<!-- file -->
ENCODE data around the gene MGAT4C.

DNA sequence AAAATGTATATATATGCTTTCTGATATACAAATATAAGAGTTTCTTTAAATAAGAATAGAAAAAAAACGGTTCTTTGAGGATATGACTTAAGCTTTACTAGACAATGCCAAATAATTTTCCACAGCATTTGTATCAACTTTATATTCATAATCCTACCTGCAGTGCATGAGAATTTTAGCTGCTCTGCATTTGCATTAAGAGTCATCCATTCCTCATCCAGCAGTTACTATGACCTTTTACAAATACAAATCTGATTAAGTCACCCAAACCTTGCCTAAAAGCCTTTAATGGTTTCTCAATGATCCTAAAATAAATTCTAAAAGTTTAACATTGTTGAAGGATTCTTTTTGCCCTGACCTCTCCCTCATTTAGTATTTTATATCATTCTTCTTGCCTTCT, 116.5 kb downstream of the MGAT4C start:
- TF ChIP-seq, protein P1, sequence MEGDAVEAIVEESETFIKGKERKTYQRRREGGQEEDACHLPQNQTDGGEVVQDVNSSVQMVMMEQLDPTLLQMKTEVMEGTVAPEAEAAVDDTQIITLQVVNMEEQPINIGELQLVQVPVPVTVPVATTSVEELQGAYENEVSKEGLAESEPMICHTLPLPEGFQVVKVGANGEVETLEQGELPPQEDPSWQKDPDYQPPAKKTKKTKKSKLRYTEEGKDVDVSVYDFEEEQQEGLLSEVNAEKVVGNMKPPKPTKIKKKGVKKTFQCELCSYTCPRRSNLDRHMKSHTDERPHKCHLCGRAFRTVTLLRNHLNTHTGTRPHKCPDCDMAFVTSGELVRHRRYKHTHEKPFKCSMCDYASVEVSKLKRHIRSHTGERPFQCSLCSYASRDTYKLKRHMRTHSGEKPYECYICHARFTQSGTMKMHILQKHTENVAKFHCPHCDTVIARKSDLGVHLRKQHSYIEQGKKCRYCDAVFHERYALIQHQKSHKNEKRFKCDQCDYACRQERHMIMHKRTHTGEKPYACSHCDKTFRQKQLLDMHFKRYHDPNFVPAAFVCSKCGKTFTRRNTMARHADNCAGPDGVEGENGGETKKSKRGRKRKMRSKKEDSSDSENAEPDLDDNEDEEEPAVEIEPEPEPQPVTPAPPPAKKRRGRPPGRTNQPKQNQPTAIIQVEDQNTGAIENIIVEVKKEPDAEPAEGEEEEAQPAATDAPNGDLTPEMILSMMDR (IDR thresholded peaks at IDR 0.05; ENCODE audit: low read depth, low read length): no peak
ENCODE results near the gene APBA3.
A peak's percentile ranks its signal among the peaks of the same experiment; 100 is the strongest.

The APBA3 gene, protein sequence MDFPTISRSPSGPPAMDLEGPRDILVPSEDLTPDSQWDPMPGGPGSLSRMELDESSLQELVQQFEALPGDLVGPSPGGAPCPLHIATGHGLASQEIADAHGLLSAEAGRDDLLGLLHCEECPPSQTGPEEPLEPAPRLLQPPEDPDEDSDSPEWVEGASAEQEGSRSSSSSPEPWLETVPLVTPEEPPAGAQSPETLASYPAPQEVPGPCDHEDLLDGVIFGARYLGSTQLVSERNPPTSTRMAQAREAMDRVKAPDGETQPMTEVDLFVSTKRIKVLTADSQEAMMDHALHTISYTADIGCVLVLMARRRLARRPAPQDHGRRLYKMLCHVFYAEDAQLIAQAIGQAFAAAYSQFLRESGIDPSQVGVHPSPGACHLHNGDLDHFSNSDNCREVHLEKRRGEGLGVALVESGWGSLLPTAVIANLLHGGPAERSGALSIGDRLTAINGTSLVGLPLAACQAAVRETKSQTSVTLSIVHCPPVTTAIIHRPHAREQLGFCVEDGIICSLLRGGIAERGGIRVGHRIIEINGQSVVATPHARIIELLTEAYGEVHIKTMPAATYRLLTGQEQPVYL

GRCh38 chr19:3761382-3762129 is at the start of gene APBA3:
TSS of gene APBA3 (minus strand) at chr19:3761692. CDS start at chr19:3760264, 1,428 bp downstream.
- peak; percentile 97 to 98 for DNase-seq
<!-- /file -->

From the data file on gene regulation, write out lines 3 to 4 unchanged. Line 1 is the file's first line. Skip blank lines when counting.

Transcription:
- TF ChIP-seq, protein P1, sequence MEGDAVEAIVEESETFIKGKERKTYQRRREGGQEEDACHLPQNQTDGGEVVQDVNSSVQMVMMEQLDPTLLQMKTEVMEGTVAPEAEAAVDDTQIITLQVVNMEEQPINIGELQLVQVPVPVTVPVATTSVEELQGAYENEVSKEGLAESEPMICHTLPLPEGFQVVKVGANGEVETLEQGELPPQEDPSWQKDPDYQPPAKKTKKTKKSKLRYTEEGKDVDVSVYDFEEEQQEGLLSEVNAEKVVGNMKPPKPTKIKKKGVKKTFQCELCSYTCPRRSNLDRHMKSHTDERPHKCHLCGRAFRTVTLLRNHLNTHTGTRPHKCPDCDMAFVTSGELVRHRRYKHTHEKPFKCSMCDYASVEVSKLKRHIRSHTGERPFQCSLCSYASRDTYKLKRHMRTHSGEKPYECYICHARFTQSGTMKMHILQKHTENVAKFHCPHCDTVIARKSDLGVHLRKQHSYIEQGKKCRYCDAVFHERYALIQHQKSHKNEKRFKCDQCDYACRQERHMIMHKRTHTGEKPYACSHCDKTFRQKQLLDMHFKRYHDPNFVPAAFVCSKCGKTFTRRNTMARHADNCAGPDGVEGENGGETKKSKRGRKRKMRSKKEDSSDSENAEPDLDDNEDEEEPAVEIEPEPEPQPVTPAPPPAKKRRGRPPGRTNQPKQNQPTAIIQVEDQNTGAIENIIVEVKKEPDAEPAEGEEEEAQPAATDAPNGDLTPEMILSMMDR (IDR thresholded peaks at IDR 0.05; ENCODE audit: low read depth, low read length): no peak
ENCODE results near the gene APBA3.